Download this Paper Open PDF in Browser

Information, Technology and Information Worker Productivity: Task Level Evidence

34 Pages Posted: 27 Jun 2007  

Sinan Aral

Massachusetts Institute of Technology (MIT) - Sloan School of Management

Erik Brynjolfsson

Massachusetts Institute of Technology (MIT) - Sloan School of Management; National Bureau of Economic Research (NBER)

Marshall W. Van Alstyne

Boston University – Questrom School of Business; Massachusetts Institute of Technology (MIT) - Sloan School

Multiple version iconThere are 2 versions of this paper

Date Written: June 2007

Abstract

In an effort to reveal the fine-grained relationships between IT use, patterns of information flows, and individual information-worker productivity, we study task level practices at a midsize executive recruiting firm. We analyze both project-level and individual-level performance using: (1) detailed accounting data on revenues, compensation, project completion rates, and team membership for over 1300 projects spanning 5 years, (2) direct observation of over 125,000 email messages over a period of 10 months by individual workers, and (3) data on a matched set of the same workers' self-reported IT skills, IT use and information sharing. These detailed data permit us to econometrically evaluate a multistage model of production and interaction activities at the firm, and to analyze the relationships among key technologies, work practices, and output. We find that (a) IT use is positively correlated with non-linear drivers of productivity; (b) the structure and size of workers' communication networks are highly correlated with performance; (c) an inverted-U shaped relationship exists between multitasking and productivity such that, beyond an optimum, more multitasking is associated with declining project completion rates and revenue generation; and (d) asynchronous information seeking such as email and database use promotes multitasking while synchronous information seeking over the phone shows a negative correlation. Overall, these data show statistically significant relationships among technology use, social networks, completed projects, and revenues for project-based information workers. Results are consistent with simple models of queuing and multitasking and these methods can be replicated in other settings, suggesting new frontiers for IT value and social network research.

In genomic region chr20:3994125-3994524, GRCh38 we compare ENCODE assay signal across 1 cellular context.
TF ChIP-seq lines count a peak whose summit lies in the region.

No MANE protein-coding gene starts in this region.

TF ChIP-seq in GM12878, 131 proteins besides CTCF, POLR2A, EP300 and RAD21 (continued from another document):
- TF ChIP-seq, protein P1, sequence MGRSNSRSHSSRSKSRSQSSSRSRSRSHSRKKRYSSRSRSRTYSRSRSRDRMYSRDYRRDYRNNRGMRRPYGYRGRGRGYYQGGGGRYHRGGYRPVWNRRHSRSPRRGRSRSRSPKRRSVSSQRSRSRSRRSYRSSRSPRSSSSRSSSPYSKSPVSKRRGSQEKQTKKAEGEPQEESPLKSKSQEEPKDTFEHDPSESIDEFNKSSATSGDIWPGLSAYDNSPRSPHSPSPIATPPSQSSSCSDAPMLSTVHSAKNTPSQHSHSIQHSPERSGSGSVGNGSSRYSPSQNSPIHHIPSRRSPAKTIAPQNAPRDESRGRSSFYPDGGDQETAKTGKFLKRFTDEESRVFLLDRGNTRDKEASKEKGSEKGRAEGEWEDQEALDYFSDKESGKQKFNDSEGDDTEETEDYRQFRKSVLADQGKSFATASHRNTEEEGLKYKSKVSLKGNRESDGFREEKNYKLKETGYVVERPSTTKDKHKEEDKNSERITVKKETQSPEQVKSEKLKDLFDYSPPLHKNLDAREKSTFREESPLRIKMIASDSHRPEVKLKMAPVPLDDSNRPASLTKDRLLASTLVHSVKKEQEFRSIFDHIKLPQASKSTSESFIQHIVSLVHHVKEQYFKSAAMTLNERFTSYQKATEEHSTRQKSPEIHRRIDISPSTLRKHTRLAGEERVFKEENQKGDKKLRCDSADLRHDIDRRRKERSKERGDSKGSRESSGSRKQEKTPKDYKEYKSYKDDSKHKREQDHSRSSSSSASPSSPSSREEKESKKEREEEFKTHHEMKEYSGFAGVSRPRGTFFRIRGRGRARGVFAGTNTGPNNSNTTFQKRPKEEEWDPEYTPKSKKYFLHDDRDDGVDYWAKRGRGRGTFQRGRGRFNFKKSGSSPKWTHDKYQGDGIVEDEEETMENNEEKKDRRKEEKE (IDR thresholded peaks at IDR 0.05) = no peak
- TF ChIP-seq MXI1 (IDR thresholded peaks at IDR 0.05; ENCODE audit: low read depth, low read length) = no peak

Suggested Citation

Aral, Sinan and Brynjolfsson, Erik and Van Alstyne, Marshall W., Information, Technology and Information Worker Productivity: Task Level Evidence (June 2007). NBER Working Paper No. w13172. Available at SSRN: https://ssrn.com/abstract=993403

Sinan Aral (Contact Author)

Massachusetts Institute of Technology (MIT) - Sloan School of Management ( email )

100 Main Street
E62-416
Cambridge, MA 02142
United States

Erik Brynjolfsson

Massachusetts Institute of Technology (MIT) - Sloan School of Management ( email )

E53-313
Cambridge, MA 02142
United States
617-253-4319 (Phone)

HOME PAGE: http://digital.mit.edu/erik

National Bureau of Economic Research (NBER) ( email )

1050 Massachusetts Avenue
Cambridge, MA 02138
United States

Marshall W. Van Alstyne

Boston University – Questrom School of Business ( email )

595 Commonwealth Avenue
Boston, MA 02215
United States
617-358-3571 (Phone)

HOME PAGE: http://questromapps.bu.edu/mgmt_new/Profiles/VanAlstyneMarshall.html

Massachusetts Institute of Technology (MIT) - Sloan School ( email )

Center for Digital Business
5 Cambridge Center - NE25, 7th Floor
Cambridge, MA 02142
United States
617-253-0768 (Phone)

HOME PAGE: http://web.mit.edu/marshall/www/home.html

Paper statistics

Downloads
176
Rank
577
Abstract Views
2,942